MK: Gov’t Will Fall Unless Settlements Law Is Passed Monday

YERUSHALAYIM -
Israeli security forces gather ahead of the evacuation of Amona, on Wednesday. (Miriam Alster/Flash90)

As his party licks its wounds over its failure to prevent the evacuation and demolition of homes in Amona, Jewish Home MK Betzalel Smotrich said that the party’s compensation would be the passage of the Settlement Arrangements Law, scheduled to go before the Knesset for its second and third reading Monday. If the law does not pass, MK Smotrich told Army Radio, “then there will be no government.”

MK Smotrich was present at Amona all week, as police and border guards massed around the outpost and eventually entered the homes and structures in the town and forcibly removed hundreds of protesters and residents who were passively resisting the evictions. “I came to ask forgiveness from the people here because of our failure,” MK Smotrich said. “We were not trying to lead anyone astray when we fought the evictions, we really tried everything to stop this. The justice system forced us to comply with something that was the opposite of what we stand for, and of the mandate the public sent us to the Knesset with.”

Many MKs in the party were pressuring chairman Naftali Bennett to leave the government in the wake of the evictions. “The only thing that allows us to remain here is the prospect that the Settlement Arrangements Law will pass.” Nothing will be allowed to stand in the way of its passage, MK Smotrich said. “I can tell you in the plainest language possible, not just in my name but in the name of Naftali Bennett, that if the law is not voted on by Monday there will be no government.”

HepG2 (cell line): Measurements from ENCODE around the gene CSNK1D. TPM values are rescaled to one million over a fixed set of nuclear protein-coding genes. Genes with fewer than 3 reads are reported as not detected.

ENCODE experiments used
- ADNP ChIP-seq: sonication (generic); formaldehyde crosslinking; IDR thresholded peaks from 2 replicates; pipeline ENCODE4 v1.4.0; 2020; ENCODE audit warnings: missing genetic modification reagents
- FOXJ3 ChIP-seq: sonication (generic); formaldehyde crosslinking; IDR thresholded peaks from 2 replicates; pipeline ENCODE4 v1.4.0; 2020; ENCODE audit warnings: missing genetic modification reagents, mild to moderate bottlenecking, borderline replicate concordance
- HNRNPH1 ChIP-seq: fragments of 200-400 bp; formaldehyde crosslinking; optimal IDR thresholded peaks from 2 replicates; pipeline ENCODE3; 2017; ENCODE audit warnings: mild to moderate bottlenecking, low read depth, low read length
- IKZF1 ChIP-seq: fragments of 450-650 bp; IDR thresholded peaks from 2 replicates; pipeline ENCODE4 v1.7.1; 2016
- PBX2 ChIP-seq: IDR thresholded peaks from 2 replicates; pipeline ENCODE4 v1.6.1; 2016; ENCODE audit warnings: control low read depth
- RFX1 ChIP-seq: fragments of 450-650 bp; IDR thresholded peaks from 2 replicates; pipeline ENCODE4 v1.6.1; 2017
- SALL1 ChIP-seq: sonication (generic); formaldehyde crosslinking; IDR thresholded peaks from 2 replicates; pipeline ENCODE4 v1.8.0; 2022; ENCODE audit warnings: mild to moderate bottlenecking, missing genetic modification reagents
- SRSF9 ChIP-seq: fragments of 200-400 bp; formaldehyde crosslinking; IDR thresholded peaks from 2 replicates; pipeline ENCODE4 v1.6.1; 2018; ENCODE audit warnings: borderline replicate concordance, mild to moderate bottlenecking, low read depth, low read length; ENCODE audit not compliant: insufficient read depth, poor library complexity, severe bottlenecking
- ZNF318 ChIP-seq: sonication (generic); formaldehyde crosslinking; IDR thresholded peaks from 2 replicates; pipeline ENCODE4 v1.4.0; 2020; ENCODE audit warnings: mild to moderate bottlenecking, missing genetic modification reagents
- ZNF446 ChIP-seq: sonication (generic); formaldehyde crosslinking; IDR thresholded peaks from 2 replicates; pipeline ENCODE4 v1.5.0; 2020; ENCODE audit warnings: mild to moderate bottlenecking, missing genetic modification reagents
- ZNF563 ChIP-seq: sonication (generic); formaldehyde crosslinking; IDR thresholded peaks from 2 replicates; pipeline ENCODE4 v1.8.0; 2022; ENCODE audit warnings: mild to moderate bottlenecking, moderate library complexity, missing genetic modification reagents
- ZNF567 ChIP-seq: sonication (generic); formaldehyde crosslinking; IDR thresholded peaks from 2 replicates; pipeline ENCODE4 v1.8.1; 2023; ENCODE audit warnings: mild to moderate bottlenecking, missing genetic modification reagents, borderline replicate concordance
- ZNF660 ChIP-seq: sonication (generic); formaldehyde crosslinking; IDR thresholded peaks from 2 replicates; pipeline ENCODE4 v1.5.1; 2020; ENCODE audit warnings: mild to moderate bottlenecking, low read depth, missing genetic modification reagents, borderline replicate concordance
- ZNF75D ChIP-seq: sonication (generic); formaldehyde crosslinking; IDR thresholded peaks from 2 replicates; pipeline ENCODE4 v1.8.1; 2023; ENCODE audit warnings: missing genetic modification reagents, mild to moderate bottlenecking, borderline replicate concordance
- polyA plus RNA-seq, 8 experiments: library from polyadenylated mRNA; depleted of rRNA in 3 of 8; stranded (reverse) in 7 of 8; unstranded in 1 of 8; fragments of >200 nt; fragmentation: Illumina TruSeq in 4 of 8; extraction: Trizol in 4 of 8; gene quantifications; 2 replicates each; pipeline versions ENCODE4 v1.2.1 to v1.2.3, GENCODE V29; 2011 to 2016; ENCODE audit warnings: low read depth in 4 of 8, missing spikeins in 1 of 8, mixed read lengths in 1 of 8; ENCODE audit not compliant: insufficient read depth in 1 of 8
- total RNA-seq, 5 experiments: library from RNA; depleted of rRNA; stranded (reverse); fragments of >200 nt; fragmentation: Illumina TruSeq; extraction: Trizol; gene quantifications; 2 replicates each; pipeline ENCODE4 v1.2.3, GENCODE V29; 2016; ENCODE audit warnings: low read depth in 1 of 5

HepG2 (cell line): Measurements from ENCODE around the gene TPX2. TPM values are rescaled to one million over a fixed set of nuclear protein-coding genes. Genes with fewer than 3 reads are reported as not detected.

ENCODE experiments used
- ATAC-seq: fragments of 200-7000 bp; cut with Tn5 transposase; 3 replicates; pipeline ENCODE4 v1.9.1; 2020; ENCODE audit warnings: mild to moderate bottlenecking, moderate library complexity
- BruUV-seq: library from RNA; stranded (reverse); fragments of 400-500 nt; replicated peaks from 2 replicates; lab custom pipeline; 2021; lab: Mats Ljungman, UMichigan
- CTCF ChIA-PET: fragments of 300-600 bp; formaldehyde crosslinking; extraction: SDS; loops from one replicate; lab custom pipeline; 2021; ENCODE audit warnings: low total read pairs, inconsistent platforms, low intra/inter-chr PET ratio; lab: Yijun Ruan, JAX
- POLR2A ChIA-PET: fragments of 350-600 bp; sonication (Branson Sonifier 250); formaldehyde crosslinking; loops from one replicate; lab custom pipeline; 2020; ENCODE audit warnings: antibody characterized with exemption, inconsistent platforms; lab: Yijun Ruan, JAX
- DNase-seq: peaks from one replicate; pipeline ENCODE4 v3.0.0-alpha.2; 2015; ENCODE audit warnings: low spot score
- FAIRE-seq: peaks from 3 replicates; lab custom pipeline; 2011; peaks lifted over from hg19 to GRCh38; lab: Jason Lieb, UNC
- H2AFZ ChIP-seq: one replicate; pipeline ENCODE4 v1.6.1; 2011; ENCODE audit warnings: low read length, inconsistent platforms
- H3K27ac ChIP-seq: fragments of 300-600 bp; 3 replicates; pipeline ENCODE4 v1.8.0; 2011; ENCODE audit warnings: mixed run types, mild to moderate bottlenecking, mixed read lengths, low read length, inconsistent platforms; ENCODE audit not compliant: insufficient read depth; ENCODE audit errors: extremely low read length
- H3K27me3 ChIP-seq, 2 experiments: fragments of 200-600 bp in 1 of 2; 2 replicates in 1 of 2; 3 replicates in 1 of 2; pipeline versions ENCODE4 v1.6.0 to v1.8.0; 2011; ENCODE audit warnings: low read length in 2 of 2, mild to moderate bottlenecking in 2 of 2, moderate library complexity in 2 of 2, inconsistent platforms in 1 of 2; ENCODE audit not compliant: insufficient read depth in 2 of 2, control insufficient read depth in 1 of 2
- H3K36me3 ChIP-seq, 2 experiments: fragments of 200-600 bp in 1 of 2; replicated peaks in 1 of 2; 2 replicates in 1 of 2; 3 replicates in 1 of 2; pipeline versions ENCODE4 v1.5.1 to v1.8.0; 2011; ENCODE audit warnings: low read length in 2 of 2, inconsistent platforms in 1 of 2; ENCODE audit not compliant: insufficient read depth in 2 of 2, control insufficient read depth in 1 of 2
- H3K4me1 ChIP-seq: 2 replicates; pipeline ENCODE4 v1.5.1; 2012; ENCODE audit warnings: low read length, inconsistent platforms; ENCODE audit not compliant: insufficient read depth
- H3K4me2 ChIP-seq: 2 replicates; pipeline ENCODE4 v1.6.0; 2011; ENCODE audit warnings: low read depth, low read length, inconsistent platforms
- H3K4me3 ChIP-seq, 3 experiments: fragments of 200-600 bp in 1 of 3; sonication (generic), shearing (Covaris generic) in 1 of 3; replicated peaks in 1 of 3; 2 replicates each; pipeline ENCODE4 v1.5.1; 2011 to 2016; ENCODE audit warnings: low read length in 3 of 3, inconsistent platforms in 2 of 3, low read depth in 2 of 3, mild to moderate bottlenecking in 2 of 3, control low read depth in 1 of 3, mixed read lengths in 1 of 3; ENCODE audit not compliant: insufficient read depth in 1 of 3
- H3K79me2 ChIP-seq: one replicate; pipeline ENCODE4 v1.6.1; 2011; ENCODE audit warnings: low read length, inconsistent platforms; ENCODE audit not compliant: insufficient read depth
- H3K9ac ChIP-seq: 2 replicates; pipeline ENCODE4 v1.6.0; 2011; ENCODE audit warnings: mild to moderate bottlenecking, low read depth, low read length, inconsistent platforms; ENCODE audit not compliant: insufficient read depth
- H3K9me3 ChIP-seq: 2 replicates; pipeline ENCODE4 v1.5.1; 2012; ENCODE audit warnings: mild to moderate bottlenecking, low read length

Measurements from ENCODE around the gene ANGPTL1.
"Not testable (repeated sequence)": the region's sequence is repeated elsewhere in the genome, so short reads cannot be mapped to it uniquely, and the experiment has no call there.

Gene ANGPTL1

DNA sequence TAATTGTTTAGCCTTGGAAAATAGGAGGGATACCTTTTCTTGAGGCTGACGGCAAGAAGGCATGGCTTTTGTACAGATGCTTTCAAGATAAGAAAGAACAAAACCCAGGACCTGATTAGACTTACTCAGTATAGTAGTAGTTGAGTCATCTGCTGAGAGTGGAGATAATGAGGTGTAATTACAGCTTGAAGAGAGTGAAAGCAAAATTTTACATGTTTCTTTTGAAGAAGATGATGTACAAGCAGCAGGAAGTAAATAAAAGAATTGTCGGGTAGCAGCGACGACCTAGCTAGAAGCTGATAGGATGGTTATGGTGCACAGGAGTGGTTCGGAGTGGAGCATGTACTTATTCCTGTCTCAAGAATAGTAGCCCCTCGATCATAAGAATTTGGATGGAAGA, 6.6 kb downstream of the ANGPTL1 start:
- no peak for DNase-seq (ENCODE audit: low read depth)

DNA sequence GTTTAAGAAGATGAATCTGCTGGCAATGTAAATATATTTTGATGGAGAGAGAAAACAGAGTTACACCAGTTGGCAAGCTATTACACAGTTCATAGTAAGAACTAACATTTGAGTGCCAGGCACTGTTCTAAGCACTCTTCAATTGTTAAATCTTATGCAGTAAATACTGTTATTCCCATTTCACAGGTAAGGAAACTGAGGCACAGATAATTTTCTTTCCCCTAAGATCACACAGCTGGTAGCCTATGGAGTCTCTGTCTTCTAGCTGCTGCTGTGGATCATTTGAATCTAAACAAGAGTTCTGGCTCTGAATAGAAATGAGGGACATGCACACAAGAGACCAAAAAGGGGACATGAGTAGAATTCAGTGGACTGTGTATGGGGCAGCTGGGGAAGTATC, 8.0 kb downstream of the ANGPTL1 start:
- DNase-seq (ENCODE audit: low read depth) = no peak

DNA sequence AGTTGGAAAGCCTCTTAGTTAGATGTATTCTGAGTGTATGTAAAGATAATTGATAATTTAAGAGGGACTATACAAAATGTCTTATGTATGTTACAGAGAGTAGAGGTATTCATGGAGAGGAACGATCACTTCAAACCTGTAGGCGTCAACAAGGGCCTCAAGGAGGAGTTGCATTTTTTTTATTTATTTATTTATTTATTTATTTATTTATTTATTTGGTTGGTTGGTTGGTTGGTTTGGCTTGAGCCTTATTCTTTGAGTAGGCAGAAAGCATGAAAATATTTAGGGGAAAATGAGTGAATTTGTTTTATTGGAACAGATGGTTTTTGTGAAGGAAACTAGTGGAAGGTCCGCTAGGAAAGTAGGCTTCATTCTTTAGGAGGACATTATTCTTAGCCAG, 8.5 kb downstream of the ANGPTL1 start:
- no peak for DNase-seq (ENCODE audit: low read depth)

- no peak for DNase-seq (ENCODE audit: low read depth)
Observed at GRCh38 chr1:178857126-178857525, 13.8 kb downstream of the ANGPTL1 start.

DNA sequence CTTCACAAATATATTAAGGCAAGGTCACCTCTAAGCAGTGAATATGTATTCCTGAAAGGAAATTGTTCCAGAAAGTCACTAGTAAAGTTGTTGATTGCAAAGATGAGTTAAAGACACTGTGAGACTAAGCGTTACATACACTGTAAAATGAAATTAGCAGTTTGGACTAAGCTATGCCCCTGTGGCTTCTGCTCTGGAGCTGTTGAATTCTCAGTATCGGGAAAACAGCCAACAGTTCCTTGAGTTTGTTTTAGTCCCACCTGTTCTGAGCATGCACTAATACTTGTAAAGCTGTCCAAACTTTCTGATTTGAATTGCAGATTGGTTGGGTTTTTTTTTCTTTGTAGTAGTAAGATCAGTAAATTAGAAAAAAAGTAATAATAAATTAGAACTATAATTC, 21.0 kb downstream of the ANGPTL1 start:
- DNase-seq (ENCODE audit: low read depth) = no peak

Jewish Home’s eight seats are essential to maintaining a majority of MKs in the Knesset. Unless Prime Minister Binyamin Netanyahu will be able to bring in another party to replace Jewish Home – either Zionist Camp or Yesh Atid – the government is likely to fall.

The Settlements Arrangement Law would replace the process now governing Arab claims of ownership of land on which Israeli homes are built – the process that did in Amona, and which will be enacted next week to demolish nine more homes in Ofra. Currently, such claims are adjudicated by the High Court but the bill would instead institute a special arbitration process that would, among other things, advocate land swaps that would replace the land claimed by Palestinians with state land of equal or greater value that is not in dispute. The law is designed to prevent the demolition of homes at outposts and settlements that were built in good faith, but later were discovered to be built on private land. It has been opposed by State Attorney Avichai Mandelblit, who said he did not think he could defend it in the High Court, much less in international courts where Palestinians are likely to file lawsuits.

The Knesset vote on the Settlements Arrangement Law on its second and third reading, which was set for last Monday, was postponed after opponents of the law filed 500 objections to it. The objections were struck by the Knesset Speaker, and the vote is now set for next Monday.

On the possibility that the High Court may strike down the law, MK Smotrich said that the party would try again. “We can no longer tolerate a situation where the Knesset makes a legitimate decision, and time after time the court strikes it down. The court is simply spitting in the face of the government. If the court does not respect the legislative process, it will be difficult for us to respect it in return.”